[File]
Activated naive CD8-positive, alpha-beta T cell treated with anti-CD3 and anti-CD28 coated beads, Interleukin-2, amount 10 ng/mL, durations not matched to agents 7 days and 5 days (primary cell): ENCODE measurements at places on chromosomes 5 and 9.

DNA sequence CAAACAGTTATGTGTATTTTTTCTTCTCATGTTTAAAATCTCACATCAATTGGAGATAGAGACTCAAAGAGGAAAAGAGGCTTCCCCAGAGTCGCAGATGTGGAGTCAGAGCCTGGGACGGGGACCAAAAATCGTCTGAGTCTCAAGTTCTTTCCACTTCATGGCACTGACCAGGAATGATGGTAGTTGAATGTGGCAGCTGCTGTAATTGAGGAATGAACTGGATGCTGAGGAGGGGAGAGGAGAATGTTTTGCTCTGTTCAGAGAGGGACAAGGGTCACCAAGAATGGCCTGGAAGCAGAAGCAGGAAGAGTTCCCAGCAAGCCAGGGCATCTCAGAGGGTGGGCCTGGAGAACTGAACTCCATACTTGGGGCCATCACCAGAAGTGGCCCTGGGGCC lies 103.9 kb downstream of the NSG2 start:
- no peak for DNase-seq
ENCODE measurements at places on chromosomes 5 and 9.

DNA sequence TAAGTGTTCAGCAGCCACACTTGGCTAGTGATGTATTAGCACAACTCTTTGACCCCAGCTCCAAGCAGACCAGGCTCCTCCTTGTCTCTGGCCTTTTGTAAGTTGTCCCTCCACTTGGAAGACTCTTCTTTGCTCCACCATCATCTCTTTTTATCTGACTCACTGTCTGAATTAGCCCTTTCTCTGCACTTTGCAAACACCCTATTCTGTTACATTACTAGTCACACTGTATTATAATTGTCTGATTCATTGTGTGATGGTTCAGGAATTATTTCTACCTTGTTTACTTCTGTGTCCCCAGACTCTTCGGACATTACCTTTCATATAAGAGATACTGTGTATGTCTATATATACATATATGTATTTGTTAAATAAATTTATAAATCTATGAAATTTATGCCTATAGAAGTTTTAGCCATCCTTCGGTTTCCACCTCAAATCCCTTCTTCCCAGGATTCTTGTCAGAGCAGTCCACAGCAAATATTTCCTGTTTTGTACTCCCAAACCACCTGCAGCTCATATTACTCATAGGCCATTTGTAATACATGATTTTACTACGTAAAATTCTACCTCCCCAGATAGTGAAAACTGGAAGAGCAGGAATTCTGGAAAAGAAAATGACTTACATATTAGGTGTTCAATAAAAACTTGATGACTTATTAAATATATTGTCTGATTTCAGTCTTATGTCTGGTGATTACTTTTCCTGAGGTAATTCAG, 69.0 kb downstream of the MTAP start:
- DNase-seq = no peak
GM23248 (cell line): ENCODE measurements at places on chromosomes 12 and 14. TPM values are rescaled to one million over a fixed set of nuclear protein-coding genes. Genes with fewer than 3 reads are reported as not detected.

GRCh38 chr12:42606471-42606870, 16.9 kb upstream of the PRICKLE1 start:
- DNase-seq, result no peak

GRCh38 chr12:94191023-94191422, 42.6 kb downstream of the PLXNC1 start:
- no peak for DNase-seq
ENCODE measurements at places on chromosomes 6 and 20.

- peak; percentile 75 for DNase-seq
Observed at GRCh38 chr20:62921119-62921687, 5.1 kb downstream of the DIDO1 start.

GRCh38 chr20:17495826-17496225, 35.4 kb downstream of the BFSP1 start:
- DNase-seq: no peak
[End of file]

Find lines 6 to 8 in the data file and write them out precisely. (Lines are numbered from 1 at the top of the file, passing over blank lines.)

- DNase-seq = no peak
GM23248 (cell line): ENCODE measurements at places on chromosomes 12 and 14. TPM values are rescaled to one million over a fixed set of nuclear protein-coding genes. Genes with fewer than 3 reads are reported as not detected.

GRCh38 chr12:42606471-42606870, 16.9 kb upstream of the PRICKLE1 start: